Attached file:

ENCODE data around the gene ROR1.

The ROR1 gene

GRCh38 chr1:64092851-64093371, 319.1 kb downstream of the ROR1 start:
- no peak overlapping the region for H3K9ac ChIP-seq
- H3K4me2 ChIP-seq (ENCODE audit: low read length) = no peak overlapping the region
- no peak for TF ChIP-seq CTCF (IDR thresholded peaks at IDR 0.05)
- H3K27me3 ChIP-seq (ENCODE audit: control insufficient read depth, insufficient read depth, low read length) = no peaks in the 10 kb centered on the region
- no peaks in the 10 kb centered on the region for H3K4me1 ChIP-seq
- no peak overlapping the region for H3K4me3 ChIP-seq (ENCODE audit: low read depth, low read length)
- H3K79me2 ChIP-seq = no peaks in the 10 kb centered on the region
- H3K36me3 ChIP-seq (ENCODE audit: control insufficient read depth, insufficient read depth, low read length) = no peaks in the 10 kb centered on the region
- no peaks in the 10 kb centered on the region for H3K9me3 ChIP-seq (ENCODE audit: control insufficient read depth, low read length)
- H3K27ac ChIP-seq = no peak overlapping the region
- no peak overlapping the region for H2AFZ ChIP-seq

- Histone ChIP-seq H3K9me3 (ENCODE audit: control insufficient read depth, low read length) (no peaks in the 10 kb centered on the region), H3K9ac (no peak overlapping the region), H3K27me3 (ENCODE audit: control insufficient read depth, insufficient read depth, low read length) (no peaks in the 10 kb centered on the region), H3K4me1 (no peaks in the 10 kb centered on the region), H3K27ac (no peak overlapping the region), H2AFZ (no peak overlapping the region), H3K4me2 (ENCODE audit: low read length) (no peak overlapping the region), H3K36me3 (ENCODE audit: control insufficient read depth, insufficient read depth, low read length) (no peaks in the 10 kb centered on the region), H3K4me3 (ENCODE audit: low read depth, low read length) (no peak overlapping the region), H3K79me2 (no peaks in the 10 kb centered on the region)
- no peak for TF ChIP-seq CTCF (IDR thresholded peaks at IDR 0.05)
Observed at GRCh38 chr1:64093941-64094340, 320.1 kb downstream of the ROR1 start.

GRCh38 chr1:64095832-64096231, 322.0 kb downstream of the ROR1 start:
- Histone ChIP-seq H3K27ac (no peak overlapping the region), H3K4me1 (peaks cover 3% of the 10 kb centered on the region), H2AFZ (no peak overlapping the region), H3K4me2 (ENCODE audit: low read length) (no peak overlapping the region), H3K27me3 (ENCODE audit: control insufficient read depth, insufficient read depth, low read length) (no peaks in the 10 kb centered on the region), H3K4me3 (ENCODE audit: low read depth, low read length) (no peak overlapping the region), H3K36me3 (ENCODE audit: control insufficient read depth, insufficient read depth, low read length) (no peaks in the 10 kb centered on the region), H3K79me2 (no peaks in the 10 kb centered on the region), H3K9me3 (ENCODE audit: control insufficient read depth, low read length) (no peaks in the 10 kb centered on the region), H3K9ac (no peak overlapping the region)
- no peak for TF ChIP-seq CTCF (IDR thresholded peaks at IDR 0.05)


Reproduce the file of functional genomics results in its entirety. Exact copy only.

ENCODE data around the gene ROR1.

The ROR1 gene

GRCh38 chr1:64092851-64093371, 319.1 kb downstream of the ROR1 start:
- no peak overlapping the region for H3K9ac ChIP-seq
- H3K4me2 ChIP-seq (ENCODE audit: low read length) = no peak overlapping the region
- no peak for TF ChIP-seq CTCF (IDR thresholded peaks at IDR 0.05)
- H3K27me3 ChIP-seq (ENCODE audit: control insufficient read depth, insufficient read depth, low read length) = no peaks in the 10 kb centered on the region
- no peaks in the 10 kb centered on the region for H3K4me1 ChIP-seq
- no peak overlapping the region for H3K4me3 ChIP-seq (ENCODE audit: low read depth, low read length)
- H3K79me2 ChIP-seq = no peaks in the 10 kb centered on the region
- H3K36me3 ChIP-seq (ENCODE audit: control insufficient read depth, insufficient read depth, low read length) = no peaks in the 10 kb centered on the region
- no peaks in the 10 kb centered on the region for H3K9me3 ChIP-seq (ENCODE audit: control insufficient read depth, low read length)
- H3K27ac ChIP-seq = no peak overlapping the region
- no peak overlapping the region for H2AFZ ChIP-seq

- Histone ChIP-seq H3K9me3 (ENCODE audit: control insufficient read depth, low read length) (no peaks in the 10 kb centered on the region), H3K9ac (no peak overlapping the region), H3K27me3 (ENCODE audit: control insufficient read depth, insufficient read depth, low read length) (no peaks in the 10 kb centered on the region), H3K4me1 (no peaks in the 10 kb centered on the region), H3K27ac (no peak overlapping the region), H2AFZ (no peak overlapping the region), H3K4me2 (ENCODE audit: low read length) (no peak overlapping the region), H3K36me3 (ENCODE audit: control insufficient read depth, insufficient read depth, low read length) (no peaks in the 10 kb centered on the region), H3K4me3 (ENCODE audit: low read depth, low read length) (no peak overlapping the region), H3K79me2 (no peaks in the 10 kb centered on the region)
- no peak for TF ChIP-seq CTCF (IDR thresholded peaks at IDR 0.05)
Observed at GRCh38 chr1:64093941-64094340, 320.1 kb downstream of the ROR1 start.

GRCh38 chr1:64095832-64096231, 322.0 kb downstream of the ROR1 start:
- Histone ChIP-seq H3K27ac (no peak overlapping the region), H3K4me1 (peaks cover 3% of the 10 kb centered on the region), H2AFZ (no peak overlapping the region), H3K4me2 (ENCODE audit: low read length) (no peak overlapping the region), H3K27me3 (ENCODE audit: control insufficient read depth, insufficient read depth, low read length) (no peaks in the 10 kb centered on the region), H3K4me3 (ENCODE audit: low read depth, low read length) (no peak overlapping the region), H3K36me3 (ENCODE audit: control insufficient read depth, insufficient read depth, low read length) (no peaks in the 10 kb centered on the region), H3K79me2 (no peaks in the 10 kb centered on the region), H3K9me3 (ENCODE audit: control insufficient read depth, low read length) (no peaks in the 10 kb centered on the region), H3K9ac (no peak overlapping the region)
- no peak for TF ChIP-seq CTCF (IDR thresholded peaks at IDR 0.05)